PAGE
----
The spectra show that for compositions with a fixed cerium and lanthanum content the relative intensity of the ultraviolet band increases as the aluminum content is increased. Of the compositions whose emission spectra are depicted in FIGS. 1 through 4, the maximum ultraviolet relative intensity is exhibited by compositions wherein there are 13.5 atoms of aluminum per formula unit.

In comparing the spectra for composition sequences with a fixed aluminum content per formula unit, the relative intensity of the emissions in the ultraviolet region of the spectrum increases as the cerium content is decreased and the lanthanum content is correspondingly increased. Conversely, the relative intensity of the blue band increases as cerium issubstituted for lanthanum.

Table 1 summarizes the relative intensities (relative peak heights) of the ultraviolet emission band (300-370 nm) and the blue emission band (400-500nm) for various compositions of the present invention wherein the aluminum content is 13.5 atoms of aluminum per formula unit. In Table I, the greatest spectral intensity in the range 300-500 nm is defined to be 100% for each composition. Table I does not compare absolute intensities between compositions.

              TABLE I______________________________________NORMALIZED PEAK HEIGHTS FOR INDIVIDUALLANTHANUMCERIUM ALUMINATE COMPOSITIONSCOMPOSITION      300-370 nm                      400-500 nm______________________________________La0.99 Ce0.01 Al13.5 O21.75            100%       5%La0.95 Ce0.05 Al13.5 O21.75            100%      10%La0.90 Ce0.10 Al13.5 O21.75            100%      20%La0.70 Ce0.30 Al13.5 O21.75            100%      80%La0.50 Ce0.50 Al13.5 O21.75             85%      100%La0.30 Ce0.70 Al13.5 O21.75             97%      85%CeAl13.5 O21.75             92%      100%______________________________________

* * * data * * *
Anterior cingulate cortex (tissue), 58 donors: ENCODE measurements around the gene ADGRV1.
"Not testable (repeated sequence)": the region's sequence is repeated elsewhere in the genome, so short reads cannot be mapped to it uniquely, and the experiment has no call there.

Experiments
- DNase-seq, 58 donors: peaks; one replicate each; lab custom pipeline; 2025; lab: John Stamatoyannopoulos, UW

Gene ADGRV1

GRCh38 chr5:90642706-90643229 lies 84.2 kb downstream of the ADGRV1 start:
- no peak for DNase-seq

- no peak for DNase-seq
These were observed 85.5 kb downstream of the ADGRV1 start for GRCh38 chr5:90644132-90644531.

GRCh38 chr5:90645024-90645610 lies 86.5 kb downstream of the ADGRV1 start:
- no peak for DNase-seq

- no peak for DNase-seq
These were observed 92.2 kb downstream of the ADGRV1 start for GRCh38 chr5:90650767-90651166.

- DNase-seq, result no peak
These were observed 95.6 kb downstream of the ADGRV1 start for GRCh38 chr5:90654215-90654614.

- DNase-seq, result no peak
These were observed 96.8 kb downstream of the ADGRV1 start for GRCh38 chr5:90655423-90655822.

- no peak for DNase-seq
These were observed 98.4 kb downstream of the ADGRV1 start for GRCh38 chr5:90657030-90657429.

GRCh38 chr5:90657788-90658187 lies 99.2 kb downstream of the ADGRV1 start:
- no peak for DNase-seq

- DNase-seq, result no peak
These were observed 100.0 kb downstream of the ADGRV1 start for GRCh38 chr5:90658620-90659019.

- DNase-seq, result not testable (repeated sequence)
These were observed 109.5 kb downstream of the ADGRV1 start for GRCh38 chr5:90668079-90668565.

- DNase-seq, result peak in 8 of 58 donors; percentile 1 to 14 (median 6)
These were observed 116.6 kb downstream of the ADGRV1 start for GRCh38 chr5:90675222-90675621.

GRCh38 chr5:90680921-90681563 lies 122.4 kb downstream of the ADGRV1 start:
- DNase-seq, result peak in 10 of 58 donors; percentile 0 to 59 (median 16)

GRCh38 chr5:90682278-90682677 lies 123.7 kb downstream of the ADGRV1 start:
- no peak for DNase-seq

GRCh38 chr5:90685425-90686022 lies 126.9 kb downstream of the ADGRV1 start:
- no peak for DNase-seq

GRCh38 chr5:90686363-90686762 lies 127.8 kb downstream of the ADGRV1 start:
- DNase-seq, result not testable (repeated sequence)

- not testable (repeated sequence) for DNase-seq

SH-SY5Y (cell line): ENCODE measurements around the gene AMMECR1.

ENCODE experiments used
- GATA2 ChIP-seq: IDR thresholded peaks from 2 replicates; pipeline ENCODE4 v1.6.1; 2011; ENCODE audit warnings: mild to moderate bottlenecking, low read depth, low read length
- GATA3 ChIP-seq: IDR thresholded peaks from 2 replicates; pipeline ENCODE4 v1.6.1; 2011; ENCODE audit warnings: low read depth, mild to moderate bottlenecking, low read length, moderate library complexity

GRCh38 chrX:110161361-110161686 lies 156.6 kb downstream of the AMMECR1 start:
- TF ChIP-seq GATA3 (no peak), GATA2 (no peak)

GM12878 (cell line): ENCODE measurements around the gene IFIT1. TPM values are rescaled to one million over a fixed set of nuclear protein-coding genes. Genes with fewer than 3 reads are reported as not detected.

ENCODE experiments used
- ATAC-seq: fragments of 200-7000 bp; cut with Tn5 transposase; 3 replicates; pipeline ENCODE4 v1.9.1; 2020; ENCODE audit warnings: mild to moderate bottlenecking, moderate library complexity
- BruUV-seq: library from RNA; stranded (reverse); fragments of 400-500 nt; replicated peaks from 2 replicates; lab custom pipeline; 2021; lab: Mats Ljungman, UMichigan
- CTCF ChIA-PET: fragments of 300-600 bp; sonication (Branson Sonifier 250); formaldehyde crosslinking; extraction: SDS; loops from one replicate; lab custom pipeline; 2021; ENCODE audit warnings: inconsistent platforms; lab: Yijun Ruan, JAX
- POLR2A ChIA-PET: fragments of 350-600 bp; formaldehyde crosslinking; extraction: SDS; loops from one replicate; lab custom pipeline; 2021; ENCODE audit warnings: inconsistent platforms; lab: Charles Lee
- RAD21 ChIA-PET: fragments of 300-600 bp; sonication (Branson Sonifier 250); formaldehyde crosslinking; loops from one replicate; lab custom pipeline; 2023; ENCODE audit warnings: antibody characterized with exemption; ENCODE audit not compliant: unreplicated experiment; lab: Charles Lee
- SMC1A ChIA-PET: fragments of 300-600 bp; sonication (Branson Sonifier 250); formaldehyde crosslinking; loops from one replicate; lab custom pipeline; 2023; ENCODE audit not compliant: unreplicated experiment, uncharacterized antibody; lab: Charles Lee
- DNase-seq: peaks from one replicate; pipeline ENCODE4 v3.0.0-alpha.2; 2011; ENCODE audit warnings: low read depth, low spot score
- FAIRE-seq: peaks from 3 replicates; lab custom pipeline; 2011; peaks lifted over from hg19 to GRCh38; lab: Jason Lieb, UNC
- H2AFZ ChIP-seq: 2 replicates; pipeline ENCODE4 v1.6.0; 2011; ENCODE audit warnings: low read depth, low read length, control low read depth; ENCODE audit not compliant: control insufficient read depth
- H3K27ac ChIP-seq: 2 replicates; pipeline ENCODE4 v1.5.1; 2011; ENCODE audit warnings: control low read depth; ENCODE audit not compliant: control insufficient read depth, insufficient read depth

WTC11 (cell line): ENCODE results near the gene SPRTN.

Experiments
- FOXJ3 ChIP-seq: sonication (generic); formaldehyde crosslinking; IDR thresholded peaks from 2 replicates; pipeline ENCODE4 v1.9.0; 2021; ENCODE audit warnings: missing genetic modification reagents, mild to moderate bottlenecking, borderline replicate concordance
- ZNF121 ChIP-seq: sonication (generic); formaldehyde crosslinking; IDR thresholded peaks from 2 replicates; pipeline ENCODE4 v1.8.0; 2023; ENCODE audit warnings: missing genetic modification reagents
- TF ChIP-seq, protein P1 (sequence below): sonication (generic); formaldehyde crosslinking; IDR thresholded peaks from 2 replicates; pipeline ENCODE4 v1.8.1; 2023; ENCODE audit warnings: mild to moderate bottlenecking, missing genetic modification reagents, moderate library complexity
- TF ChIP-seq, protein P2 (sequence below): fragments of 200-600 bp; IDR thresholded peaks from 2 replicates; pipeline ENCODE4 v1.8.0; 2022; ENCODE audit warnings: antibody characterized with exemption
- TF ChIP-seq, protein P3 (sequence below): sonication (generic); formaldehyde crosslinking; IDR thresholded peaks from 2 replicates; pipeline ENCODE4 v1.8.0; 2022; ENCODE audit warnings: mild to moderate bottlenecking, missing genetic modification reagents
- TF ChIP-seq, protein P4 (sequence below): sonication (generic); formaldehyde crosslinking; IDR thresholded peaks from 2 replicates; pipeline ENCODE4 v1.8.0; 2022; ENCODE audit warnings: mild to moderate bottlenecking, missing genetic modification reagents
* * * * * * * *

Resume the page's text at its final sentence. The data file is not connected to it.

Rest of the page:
Ultraviolet emissions ranging from significant to predominant are observed for the compositions listed in Table 1. It is further noted that the relative intensity, as defined above, of the ultraviolet band is unaffected by the appearance of the blue band as the cerium content is increased, ranging from 85% to 100%. Moreover, the quantum efficiency, based on integrated intensity and absorption remains essentially constant,changing only a few percent over the range of phosphor compositions in thisinvention.

The lanthanum cerium aluminate luminescent compositions of this invention represented by the formula

La1-x Cex Aly O.sub.(3/2) (y+1)

wherein 0<x≦0.10 and 13≦y≦13.8 have application as ultraviolet emitting phosphors. These compositions are characterized by predominantly ultraviolet peak emission. These predominantly ultraviolet emitting compositions are suitable for use in uv-emitting fluorescent lamps.

The lanthanum cerium aluminate phosphor compositions of this invention represented by the formula

La1-x Cex Aly O.sub.(3/2) (y+1)

wherein 0.10<x<1.0 and 11≦y≦12.5, and preferably 0.10<x<1.0 and 11≦y≦12, have application as blue-emitting phosphors. These compositions are characterized by predominantly blue peak emission. Application for these predominantly blue-emitting compositions includes, use as the blue emitting phosphor in a white-emitting phosphor blend containing a blue-emitting phosphor for use in fluorescent lamp of high color rendering index.